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What Is a Routing Bridge?

By G. Wiesen
Updated May 16, 2024
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A routing bridge is a device used in computer networking that allows two or more networks to be connected to each other and communicate. This type of device is often used with a system that includes multiple networks, allowing each one to connect and users on those systems can then interact seamlessly. They can also be used to allow different types of networks to link together; a system with a bridge can connect to a wireless access point and then provide access to it through physical connections. A routing bridge should not be confused with a bridge router, however, which is a device that functions as both a bridge and a router.

Also called an "RBridge," a routing bridge is typically used to allow two or more networks to connect and communicate with each other. These bridges are not used to create a network, and do not deal with the networking layer of data and communications. This means that a routing bridge is not used to set up a simple Local Area Network (LAN), since networking is not handled properly by the device. Functions required at the network layer, such as the assignment and tracking of Internet Protocol (IP) addresses, are not typically possible through such a bridge.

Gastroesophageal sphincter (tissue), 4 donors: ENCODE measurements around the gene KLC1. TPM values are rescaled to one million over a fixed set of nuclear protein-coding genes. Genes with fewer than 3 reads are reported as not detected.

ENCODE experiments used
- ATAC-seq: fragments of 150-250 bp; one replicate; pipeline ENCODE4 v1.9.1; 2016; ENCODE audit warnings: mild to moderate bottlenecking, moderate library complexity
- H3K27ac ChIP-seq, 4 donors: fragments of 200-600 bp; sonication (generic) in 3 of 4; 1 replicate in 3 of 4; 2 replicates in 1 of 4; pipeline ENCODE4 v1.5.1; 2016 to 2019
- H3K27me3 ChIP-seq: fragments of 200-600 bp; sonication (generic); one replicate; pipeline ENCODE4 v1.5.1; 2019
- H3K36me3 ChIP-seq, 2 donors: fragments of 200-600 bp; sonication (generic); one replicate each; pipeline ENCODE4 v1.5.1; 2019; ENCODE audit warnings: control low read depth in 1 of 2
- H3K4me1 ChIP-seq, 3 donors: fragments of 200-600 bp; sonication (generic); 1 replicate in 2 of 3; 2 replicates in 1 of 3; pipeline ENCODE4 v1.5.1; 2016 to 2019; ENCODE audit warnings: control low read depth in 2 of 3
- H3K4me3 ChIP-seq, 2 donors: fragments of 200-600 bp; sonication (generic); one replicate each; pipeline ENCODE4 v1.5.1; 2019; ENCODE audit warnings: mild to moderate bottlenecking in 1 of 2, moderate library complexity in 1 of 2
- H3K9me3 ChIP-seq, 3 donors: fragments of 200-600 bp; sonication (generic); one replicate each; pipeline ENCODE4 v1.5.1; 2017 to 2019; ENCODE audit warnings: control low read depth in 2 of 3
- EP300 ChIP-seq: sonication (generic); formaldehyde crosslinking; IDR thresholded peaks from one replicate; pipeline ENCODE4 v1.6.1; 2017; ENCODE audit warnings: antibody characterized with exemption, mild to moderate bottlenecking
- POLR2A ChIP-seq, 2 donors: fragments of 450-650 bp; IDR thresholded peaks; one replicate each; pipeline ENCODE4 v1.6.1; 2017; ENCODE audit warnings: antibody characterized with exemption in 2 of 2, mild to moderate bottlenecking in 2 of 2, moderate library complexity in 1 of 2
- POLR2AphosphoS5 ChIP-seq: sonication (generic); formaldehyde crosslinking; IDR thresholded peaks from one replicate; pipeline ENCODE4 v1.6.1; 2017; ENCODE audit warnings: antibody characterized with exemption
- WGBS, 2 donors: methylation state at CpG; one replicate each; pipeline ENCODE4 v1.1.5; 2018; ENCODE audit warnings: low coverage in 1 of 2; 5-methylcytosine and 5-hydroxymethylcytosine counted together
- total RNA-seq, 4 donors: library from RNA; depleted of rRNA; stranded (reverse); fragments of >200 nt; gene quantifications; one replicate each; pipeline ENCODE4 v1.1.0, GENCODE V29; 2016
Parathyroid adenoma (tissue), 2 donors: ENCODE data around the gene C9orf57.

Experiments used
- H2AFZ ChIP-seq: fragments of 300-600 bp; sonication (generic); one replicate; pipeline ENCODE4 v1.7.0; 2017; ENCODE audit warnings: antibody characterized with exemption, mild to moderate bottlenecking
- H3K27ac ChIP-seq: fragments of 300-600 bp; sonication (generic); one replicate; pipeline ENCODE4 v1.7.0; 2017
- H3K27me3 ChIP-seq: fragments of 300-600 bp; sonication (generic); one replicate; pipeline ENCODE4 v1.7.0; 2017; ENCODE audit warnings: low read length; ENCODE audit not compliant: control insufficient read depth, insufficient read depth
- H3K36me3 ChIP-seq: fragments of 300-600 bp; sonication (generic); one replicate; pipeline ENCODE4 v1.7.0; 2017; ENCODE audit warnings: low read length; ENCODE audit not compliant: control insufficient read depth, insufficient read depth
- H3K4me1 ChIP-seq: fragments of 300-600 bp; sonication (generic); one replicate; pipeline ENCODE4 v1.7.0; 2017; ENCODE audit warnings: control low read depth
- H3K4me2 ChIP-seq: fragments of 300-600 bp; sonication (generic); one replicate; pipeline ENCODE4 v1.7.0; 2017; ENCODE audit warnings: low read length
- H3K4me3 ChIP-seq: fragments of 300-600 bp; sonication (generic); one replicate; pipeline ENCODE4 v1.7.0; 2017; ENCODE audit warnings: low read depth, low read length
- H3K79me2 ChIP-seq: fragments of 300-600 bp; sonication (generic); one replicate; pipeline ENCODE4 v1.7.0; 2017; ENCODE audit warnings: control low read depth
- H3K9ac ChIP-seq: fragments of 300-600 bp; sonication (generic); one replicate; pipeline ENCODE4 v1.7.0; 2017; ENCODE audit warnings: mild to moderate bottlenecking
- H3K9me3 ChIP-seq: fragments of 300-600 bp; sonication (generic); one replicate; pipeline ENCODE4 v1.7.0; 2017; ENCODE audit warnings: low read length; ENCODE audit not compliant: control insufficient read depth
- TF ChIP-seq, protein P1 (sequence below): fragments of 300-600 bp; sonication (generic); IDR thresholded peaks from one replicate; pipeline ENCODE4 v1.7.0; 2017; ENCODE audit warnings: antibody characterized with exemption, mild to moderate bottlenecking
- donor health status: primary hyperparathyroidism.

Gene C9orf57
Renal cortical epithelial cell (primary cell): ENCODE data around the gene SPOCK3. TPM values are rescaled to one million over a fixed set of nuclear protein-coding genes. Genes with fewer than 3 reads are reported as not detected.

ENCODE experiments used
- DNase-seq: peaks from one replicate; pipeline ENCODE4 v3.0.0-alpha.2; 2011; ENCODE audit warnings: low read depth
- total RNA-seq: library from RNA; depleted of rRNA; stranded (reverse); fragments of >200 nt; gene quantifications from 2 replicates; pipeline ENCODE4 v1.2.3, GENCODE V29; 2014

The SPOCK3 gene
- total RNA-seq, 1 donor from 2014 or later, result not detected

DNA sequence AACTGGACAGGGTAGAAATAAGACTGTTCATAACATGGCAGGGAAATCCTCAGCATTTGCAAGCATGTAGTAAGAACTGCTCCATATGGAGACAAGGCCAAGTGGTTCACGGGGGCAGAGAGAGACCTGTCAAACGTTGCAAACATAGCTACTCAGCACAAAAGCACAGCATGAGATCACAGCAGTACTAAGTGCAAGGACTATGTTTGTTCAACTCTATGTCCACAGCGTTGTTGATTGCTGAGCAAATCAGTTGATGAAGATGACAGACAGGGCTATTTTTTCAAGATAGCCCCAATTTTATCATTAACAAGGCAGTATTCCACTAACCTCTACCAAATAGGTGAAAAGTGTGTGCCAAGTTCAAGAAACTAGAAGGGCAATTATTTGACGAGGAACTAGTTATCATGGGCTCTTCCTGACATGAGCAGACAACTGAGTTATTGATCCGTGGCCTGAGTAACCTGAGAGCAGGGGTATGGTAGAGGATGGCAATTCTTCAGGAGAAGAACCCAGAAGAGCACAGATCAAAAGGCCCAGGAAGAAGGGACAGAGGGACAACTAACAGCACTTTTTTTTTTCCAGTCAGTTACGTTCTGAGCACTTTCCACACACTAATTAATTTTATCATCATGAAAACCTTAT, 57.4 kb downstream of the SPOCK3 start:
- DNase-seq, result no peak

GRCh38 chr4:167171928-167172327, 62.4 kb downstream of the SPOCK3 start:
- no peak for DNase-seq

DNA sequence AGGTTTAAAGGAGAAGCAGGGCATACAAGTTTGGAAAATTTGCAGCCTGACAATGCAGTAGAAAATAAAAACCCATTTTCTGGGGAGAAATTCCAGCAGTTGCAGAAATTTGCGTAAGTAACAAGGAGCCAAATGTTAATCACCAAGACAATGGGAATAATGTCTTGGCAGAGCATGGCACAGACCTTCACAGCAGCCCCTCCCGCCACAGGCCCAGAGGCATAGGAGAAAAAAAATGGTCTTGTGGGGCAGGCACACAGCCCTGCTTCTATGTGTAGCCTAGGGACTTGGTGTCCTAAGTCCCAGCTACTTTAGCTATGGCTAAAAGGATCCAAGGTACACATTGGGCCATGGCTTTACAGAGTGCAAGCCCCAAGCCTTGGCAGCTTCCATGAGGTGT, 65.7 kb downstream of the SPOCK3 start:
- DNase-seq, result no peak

One common way in which a routing bridge can be used is to connect wired and wireless networks together. Several computers, for example, may be part of a physical network in which they are connected together to share data with each other. These computers can then be connected physically to a routing bridge that is able to connect to a wireless network through a local wireless access point. This bridge allows users at those computers to effectively connect to the wireless network, accessing other systems and computers on it, even though each machine may not individually be able to access a wireless system.

A routing bridge should not be confused with a bridge router, or "BRouter," however, since they are quite different. Bridge routers are devices that are designed to function as both a bridge and a router, allowing a computer user to access the benefits and strengths of each of them. Through the use of a bridge router, a computer can be part of a local network, while also connecting to other systems. Older technology typically required that multiple devices would be used for both of these functions. A single bridge router, however, can access numerous networks and provide necessary network-level protocols and identifiers.

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